Inspiring a love of Mathematics in girls

Inspiring a love of Mathematics in girls

Our Senior School Mathematics Coordinator Ms Rebekah Johnson’s vision for Mathematics at Loreto Kirribilli is twofold – firstly, to continue to build on the strong uptake of Mathematics and STEM subjects, and secondly, to develop further transdisciplinary learning opportunities across faculties.

Ms Johnson acknowledges the importance of developing students who are willing to take risks in their learning, and willing to challenge themselves. “We do a really good job of making the students feel like strong, independent learners who are prepared to take risks.”

While she has observed the robust enthusiasm for Mathematics and STEM subjects at Loreto Kirribilli, she is still very aware of the gender imbalance more broadly.

“I’ve come from an all-boys' school, and I do think that girls are a lot more risk-averse.  As a society, we need to do more to break down those gender biases and barriers to subjects like high level mathematics and the physical sciences.”

One strategy Ms Johnson employs to inspire her students is to find real life, relevant applications for the Mathematics topics covered in class. “For example, when we were studying rates of change, which is a calculus topic, there's a beautiful unit of work where we look at keeping the volume in a plastic water bottle the same, but changing the dimensions of the surface area to reduce waste. The class was really enthusiastic about that problem solving exercise.”

Ms Johnson is also keen to further develop opportunities in the area of transdisciplinary learning.

“In Year 8 there is already a STEM unit of work based on driving. In Science, the students study forces and the experimental design process, and analyse the stopping distances of vehicles. In Mathematics, they study data and statistics, which is a really important skill, and then in the TAS lessons, they work towards putting together a pitch for an NRMA Competition.

“I was really happy with how it went this year. We moved straight into the TAS classes, and that gave the students a chance to learn Mathematics through a very different lens. I think that was a really good opportunity for them.”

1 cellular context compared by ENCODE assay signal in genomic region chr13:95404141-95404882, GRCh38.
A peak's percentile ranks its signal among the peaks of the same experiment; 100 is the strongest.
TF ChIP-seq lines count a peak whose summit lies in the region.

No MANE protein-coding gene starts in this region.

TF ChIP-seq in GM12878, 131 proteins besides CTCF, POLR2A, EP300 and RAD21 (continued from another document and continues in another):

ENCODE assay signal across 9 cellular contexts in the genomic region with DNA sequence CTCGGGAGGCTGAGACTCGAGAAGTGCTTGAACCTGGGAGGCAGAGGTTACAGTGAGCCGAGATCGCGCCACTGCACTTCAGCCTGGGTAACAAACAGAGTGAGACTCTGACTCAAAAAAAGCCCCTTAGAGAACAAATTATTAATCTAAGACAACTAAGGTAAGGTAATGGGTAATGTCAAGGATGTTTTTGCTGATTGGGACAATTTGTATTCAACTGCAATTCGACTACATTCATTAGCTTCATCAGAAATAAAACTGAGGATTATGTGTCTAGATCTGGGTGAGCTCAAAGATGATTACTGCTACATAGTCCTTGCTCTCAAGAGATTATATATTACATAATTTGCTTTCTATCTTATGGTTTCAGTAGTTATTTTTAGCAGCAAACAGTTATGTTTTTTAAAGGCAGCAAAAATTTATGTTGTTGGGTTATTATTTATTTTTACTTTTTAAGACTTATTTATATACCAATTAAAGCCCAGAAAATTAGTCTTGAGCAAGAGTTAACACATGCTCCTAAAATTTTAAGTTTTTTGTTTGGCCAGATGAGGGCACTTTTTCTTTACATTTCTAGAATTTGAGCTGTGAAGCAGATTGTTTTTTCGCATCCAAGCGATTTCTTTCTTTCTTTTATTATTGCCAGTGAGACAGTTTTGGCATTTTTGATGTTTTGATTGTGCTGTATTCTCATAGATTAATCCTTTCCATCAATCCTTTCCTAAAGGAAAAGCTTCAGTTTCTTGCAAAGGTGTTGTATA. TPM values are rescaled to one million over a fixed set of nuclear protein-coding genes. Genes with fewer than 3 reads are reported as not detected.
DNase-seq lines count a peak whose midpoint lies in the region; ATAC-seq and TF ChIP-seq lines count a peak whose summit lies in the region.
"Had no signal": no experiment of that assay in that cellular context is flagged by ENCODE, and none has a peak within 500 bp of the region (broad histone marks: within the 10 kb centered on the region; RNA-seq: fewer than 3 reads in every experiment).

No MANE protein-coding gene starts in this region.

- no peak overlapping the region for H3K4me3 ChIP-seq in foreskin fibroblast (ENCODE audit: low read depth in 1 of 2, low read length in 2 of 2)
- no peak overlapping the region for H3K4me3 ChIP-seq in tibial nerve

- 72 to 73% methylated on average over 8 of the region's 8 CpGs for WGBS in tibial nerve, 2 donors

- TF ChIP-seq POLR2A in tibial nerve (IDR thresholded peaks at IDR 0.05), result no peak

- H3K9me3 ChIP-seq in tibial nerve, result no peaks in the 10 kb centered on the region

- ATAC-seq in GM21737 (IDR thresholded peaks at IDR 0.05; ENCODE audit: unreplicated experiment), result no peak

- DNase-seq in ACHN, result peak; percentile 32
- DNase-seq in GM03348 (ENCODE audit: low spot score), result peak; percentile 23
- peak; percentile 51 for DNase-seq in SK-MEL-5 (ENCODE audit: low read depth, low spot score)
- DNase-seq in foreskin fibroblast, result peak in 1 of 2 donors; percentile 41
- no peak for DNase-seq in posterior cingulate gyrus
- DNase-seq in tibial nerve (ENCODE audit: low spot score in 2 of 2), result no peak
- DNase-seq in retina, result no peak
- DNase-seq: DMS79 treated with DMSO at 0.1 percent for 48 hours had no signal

Further inspired by our recent staff Professional Development Day with Emeritus Professor Louise McWhinnie, inaugural Dean of the new Faculty of Transdisciplinary Innovation at UTS, Ms Johnson is planning additional, meaningful and authentic transdisciplinary units of work.

“In Years 7- 9 we’re exploring the possibility of a Unit of Work with Drama and Mathematics. Something completely different! And in Year 9, the Science Department is going to lead a transdisciplinary unit on Biodiversity, where the students can demonstrate their understanding of the Science unit coupled with any other Key Learning Area of their choice. It's adding a real-world, practical element to what we study.

“Transdisciplinary is the way to go.”

Apart from her plans for the future of Mathematics, Ms Johnson is very much focused on inspiring her students with a love for the subject. “I would describe myself as really enthusiastic about the content itself. I value the discipline of Mathematics greatly and all of the facets bring me a lot of joy.”

Ms Johnson says she feels privileged to be leading the Mathematics Department. “It's such an amazing faculty. Honestly, every single teacher is passionate about the subject area, and they really care deeply about their students.

“In the end, we’re teaching students, not content. It’s the relationship we build with the students that is the most important thing.”